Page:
It’s also important to take into account the context around a mental health challenge. It’s normal to feel sadness or grief after the death of a loved one, feel angry after a breakup, or anxious about starting a new job. In these situations, it can be helpful to talk to a therapist or counselor about how you’re feeling—but it may not be considered a serious or severe challenge unless it’s negatively impacting your everyday life.

What are the Warning Signs of a Serious Mental Health Challenge?

There are many warning signs of serious mental health challenges to watch out for, including but not limited to:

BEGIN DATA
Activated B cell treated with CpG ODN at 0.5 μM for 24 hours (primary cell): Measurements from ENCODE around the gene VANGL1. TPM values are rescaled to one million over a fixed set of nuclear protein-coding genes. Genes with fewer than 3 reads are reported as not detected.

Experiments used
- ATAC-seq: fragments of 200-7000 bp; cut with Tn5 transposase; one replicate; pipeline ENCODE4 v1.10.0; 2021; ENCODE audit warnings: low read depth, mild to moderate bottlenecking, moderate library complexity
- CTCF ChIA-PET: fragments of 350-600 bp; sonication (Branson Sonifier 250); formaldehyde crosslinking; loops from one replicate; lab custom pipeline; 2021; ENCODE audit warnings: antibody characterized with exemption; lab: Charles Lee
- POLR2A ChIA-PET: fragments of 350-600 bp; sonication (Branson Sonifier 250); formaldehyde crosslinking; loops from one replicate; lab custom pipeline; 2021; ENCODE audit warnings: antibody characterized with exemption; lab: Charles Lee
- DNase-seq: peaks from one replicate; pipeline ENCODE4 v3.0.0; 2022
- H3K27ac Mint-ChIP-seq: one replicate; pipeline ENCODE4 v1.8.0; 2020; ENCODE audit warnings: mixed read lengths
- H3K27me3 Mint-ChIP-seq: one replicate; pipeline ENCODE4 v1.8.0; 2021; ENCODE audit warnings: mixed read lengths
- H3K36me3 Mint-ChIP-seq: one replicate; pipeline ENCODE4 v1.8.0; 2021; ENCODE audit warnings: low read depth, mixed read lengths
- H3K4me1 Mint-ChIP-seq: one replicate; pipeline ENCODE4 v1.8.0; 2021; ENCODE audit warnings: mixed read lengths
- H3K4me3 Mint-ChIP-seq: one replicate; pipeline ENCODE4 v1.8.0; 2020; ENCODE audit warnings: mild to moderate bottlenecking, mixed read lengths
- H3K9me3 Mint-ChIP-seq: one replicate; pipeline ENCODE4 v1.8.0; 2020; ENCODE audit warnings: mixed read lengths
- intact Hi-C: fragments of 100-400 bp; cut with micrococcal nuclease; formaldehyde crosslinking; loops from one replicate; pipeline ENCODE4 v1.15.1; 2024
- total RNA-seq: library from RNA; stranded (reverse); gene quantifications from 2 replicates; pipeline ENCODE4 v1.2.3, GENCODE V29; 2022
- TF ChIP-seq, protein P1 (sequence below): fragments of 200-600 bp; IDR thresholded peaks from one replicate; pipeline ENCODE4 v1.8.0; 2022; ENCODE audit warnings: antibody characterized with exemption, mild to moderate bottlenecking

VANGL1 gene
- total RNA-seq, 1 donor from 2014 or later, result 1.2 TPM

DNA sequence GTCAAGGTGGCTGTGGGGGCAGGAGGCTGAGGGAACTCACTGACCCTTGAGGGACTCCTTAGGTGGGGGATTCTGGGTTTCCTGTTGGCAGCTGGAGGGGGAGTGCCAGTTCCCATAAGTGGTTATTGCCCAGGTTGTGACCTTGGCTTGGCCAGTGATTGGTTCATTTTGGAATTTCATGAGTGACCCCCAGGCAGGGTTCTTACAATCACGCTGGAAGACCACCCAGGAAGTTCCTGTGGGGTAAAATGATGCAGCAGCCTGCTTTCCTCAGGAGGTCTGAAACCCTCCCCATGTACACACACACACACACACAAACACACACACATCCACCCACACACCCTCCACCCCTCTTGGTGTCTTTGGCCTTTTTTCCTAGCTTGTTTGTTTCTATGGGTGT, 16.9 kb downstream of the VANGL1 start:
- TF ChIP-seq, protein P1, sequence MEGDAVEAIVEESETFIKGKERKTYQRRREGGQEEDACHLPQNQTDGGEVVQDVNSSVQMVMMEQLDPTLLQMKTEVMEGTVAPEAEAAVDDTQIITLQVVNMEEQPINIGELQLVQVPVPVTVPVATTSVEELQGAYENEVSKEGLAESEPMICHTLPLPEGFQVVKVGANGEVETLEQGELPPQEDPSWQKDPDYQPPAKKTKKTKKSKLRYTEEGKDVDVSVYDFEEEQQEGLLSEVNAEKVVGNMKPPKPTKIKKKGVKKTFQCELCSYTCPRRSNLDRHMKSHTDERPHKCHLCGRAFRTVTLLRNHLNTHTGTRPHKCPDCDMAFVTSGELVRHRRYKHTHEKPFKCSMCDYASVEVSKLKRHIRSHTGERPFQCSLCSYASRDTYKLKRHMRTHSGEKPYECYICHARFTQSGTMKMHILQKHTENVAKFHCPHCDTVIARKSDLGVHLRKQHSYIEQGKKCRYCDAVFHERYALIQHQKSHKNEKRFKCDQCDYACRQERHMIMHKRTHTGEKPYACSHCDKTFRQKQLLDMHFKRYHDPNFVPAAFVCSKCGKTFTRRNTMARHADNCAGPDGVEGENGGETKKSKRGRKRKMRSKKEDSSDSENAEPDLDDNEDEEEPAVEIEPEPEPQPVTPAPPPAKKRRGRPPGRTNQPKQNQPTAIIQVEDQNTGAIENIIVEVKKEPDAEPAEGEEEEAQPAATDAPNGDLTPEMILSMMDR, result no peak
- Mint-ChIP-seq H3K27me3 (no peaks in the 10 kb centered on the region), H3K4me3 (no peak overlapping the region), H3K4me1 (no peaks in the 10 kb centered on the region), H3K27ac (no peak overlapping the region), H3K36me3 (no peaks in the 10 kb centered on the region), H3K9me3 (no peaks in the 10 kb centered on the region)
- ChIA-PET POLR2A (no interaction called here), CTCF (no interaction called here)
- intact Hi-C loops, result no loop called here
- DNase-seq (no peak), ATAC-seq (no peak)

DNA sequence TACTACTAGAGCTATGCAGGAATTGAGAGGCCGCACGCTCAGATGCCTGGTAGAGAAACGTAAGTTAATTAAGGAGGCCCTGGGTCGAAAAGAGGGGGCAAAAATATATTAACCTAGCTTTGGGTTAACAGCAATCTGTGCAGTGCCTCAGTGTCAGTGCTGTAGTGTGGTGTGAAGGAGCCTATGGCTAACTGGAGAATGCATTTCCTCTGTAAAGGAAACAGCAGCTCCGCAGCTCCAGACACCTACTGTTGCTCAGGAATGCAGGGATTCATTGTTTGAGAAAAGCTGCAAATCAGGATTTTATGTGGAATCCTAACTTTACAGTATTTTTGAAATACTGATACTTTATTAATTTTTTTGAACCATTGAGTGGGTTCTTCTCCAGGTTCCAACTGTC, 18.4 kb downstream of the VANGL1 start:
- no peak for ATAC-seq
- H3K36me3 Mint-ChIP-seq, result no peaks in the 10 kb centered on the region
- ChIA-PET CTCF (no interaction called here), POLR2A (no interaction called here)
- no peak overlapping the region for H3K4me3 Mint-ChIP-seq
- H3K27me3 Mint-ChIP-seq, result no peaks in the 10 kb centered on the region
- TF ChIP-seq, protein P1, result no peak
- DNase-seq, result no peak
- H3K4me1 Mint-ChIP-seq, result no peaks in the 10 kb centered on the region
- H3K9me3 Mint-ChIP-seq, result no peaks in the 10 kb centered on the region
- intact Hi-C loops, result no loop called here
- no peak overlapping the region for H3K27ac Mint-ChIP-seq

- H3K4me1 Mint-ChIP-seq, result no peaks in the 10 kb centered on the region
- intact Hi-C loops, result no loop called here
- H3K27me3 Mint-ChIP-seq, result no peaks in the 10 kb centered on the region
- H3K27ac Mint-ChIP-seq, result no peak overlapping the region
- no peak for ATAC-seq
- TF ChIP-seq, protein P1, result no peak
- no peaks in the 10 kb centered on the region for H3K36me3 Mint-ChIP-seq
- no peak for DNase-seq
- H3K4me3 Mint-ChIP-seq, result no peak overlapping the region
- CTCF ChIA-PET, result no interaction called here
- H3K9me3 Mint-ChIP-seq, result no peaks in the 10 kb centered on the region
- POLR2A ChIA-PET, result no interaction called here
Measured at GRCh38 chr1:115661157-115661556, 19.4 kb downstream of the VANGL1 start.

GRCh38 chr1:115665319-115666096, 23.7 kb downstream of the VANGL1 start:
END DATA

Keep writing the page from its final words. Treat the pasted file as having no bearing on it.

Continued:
Warning Signs: Mood Changes

  • Feeling sad or “down” for long periods of time without a specific reason for the feeling, like the loss of a loved one
  • Noticeable mood changes from very high, like euphoria, to very low, like deep sadness or depression
  • Constantly or excessively worrying about a stressful event or incident
  • Feeling empty or apathetic about aspects of life
  • Outbursts of anger, hostility, or violence
  • Having trouble relating to others thoughts and feelings, or feeling empathetic and understanding of others

Warning Signs: Behavioral Changes

  • Suicidal thoughts or behaviors
  • Engaging in self-injury behaviors, like cutting
  • Feeling like you’ve “lost time” or have large gaps in memory
  • Withdrawing from friends, family members, or social activities that you once enjoyed
  • Experiencing delusions, or beliefs in things that aren’t real